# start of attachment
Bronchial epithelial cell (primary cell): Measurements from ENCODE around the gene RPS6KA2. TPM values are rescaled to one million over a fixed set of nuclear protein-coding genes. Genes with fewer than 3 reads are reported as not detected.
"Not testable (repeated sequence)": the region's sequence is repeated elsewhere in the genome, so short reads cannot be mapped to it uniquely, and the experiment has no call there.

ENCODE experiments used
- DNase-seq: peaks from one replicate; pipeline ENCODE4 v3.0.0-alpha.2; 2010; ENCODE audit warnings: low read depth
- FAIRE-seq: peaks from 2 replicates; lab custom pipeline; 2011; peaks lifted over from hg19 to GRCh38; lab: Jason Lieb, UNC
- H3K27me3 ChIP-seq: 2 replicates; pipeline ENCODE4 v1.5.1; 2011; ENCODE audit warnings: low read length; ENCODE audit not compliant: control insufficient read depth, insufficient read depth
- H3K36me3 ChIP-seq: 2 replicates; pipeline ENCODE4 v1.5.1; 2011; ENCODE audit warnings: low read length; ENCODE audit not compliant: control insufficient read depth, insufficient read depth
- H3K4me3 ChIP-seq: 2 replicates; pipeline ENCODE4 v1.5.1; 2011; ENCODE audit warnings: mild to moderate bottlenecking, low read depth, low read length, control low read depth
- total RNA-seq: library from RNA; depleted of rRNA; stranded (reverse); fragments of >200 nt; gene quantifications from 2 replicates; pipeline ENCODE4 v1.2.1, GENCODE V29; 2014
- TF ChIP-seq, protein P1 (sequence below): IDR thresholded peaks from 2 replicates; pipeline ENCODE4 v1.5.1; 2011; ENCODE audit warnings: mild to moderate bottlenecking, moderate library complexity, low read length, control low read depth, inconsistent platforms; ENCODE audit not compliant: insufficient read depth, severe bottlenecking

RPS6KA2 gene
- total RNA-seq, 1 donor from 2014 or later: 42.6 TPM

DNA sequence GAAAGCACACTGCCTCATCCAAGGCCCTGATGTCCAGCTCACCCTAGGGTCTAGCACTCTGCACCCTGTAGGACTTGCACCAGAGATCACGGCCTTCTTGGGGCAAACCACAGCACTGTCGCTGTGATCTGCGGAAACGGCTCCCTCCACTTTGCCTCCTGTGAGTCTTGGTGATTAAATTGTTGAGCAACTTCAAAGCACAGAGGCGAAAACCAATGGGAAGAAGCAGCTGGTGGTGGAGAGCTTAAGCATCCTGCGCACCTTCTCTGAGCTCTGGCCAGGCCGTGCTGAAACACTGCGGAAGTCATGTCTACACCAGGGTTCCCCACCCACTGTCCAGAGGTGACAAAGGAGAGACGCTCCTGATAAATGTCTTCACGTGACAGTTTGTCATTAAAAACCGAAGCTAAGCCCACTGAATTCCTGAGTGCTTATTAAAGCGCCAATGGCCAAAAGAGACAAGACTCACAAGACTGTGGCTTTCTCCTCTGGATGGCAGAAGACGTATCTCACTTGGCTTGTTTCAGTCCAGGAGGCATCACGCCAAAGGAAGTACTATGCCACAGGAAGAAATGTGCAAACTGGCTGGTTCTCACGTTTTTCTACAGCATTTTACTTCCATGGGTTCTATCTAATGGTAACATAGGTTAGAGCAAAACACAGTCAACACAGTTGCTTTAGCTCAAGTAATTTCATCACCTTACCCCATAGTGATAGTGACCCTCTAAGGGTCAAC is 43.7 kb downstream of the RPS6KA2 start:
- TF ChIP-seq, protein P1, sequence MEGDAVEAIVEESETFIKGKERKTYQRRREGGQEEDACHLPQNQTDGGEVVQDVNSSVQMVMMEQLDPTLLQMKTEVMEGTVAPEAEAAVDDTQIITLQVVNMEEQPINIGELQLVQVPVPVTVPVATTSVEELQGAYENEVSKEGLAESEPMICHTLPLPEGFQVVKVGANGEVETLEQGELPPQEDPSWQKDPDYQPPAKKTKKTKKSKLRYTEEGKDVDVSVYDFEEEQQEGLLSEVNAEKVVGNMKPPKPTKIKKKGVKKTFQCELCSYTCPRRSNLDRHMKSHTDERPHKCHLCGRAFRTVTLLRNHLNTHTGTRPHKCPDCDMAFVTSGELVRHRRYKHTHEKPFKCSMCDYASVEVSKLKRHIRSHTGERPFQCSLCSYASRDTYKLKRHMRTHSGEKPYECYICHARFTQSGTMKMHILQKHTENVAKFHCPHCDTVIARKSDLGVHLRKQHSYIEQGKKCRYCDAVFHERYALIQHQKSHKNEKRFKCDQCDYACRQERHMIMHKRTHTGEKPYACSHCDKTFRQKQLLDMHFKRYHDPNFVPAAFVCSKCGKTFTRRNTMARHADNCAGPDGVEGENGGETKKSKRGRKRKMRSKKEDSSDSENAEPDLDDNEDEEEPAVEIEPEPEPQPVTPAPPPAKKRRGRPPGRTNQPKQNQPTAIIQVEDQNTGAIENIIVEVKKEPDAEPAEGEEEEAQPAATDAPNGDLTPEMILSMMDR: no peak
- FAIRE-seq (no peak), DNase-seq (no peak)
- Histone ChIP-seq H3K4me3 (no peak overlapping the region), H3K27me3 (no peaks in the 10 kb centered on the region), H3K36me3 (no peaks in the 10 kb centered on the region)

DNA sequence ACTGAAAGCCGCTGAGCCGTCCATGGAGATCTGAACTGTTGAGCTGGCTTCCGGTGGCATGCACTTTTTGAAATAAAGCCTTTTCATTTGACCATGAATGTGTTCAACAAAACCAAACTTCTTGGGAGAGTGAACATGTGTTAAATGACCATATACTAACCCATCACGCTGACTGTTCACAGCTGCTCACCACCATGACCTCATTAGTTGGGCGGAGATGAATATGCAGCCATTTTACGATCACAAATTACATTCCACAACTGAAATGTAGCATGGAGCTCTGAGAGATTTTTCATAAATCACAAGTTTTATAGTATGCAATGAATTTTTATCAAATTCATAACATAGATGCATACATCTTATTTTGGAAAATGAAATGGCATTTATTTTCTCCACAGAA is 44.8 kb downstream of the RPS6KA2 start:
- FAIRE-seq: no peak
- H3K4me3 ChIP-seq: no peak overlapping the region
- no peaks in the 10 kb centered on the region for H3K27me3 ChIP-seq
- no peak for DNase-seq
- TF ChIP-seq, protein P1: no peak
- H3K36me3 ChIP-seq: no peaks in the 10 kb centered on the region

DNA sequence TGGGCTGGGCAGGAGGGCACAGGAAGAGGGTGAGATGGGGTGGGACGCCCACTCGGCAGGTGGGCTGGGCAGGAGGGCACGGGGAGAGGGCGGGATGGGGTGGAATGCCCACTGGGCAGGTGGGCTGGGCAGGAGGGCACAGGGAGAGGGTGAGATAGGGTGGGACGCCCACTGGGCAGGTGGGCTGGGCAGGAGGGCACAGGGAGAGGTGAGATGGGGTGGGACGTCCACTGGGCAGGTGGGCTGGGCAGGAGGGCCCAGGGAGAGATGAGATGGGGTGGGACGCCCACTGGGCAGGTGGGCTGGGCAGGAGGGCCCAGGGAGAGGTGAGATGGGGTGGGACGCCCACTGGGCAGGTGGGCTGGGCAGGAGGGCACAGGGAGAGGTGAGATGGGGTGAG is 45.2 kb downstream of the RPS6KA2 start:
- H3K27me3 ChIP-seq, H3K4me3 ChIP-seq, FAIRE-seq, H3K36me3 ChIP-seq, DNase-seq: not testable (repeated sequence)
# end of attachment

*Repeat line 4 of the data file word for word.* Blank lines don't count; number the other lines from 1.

- DNase-seq: peaks from one replicate; pipeline ENCODE4 v3.0.0-alpha.2; 2010; ENCODE audit warnings: low read depth